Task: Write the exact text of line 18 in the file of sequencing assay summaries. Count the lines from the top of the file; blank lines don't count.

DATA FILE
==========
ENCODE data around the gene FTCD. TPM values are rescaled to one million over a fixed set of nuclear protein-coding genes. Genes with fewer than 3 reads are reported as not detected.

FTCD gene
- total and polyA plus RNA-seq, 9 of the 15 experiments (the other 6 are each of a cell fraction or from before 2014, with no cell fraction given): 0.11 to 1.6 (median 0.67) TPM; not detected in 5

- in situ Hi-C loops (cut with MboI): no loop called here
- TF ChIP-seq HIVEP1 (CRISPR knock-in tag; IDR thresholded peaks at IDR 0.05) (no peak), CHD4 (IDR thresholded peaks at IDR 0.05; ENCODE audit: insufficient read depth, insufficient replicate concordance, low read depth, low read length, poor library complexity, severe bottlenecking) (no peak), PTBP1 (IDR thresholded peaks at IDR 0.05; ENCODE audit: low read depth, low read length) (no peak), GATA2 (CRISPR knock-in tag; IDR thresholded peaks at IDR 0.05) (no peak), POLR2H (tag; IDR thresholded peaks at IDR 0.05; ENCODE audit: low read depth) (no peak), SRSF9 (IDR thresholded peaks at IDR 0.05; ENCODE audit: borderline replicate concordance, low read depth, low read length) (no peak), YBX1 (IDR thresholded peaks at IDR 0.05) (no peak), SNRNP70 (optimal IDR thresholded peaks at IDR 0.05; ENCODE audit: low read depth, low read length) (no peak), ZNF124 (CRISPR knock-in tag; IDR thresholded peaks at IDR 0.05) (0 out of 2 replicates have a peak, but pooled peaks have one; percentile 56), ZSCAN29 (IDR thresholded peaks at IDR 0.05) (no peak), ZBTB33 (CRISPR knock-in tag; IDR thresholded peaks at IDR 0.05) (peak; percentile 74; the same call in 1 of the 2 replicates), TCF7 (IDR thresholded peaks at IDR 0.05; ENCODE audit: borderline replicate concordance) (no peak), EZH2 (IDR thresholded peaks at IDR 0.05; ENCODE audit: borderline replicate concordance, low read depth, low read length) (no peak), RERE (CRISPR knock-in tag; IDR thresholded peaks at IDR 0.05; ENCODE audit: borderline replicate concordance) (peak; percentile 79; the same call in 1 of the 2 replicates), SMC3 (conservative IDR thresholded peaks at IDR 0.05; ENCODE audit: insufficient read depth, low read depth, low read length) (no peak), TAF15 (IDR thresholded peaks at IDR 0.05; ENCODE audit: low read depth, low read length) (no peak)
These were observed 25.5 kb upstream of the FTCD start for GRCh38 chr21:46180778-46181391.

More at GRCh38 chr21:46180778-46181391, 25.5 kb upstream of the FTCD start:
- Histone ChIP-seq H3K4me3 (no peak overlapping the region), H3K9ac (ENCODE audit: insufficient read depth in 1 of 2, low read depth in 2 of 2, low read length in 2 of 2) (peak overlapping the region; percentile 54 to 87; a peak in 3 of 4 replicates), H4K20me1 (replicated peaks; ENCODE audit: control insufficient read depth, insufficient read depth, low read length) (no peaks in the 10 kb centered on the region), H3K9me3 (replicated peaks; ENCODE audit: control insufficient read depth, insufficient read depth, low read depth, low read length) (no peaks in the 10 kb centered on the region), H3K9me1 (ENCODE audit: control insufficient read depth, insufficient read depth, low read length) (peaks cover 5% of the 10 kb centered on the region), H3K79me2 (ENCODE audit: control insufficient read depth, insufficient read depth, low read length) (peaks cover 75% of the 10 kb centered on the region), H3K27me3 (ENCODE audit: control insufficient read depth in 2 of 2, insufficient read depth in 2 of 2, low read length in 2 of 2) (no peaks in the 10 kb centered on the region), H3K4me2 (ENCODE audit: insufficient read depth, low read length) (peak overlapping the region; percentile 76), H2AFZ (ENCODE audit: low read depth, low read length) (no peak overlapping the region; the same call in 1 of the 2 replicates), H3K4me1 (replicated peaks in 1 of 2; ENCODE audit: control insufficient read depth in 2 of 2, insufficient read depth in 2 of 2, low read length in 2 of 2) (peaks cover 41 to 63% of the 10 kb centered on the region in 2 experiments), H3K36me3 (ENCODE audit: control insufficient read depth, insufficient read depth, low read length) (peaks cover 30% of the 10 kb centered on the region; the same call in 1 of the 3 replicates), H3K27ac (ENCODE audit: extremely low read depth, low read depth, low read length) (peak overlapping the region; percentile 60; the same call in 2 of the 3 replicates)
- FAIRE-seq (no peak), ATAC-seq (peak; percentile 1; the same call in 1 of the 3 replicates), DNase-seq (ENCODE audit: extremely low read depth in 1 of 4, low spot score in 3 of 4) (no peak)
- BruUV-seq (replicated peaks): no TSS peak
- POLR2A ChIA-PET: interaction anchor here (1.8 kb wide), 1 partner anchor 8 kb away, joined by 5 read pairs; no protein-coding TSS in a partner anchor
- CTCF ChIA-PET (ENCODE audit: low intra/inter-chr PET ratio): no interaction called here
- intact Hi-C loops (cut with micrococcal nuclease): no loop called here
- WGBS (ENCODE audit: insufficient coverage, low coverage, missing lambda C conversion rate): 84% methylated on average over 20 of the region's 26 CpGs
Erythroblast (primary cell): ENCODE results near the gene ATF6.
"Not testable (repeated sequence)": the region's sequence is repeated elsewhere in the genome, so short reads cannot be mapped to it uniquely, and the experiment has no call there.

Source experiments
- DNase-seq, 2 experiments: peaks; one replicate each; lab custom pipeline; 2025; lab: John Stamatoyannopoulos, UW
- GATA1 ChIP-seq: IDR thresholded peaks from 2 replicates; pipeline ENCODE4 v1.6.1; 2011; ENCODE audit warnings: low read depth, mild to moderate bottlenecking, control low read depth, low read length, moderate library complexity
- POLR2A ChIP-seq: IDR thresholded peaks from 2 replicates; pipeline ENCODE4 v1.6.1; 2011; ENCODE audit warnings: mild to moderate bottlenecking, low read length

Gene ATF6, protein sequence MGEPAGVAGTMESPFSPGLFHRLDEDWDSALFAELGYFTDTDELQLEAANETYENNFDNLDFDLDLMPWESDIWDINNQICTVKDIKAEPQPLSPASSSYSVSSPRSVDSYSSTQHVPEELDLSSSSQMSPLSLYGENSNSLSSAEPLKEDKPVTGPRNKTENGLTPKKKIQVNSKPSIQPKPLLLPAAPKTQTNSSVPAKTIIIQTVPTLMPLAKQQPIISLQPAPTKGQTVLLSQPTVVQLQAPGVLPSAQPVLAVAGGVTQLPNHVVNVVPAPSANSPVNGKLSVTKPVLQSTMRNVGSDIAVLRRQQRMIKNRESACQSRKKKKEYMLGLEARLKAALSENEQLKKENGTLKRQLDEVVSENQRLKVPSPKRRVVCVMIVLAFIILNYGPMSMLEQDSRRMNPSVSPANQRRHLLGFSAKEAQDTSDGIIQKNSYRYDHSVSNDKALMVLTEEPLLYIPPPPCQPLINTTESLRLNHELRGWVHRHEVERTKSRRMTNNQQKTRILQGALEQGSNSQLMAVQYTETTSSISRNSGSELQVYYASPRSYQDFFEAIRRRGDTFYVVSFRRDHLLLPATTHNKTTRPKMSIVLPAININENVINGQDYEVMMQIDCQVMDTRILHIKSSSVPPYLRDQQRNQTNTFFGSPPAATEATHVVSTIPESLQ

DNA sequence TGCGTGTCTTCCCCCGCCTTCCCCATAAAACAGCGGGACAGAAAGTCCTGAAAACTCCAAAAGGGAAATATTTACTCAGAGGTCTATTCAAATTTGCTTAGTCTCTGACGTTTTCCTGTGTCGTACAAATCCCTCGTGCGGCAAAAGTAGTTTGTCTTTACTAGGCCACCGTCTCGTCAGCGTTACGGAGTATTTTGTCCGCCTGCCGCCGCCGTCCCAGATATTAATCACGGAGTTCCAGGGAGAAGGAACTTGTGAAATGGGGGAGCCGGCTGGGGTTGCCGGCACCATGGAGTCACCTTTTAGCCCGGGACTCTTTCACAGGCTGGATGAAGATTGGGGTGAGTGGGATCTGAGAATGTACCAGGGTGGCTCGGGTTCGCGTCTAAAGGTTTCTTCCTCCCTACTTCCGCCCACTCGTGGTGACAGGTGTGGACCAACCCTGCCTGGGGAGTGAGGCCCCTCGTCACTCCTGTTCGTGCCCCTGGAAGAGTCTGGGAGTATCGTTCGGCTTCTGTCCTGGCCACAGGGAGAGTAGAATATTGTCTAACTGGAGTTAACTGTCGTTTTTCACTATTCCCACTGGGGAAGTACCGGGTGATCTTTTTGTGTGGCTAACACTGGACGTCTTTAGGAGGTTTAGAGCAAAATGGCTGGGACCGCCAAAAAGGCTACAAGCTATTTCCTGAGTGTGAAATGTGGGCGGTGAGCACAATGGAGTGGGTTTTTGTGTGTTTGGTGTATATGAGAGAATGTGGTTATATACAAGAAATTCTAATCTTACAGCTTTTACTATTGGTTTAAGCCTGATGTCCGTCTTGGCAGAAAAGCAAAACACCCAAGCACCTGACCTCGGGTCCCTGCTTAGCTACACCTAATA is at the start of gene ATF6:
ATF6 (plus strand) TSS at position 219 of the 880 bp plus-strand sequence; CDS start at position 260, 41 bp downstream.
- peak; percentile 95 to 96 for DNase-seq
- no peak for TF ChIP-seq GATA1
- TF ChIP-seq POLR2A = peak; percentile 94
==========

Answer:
- DNase-seq, 2 experiments: peaks; one replicate each; lab custom pipeline; 2025; lab: John Stamatoyannopoulos, UW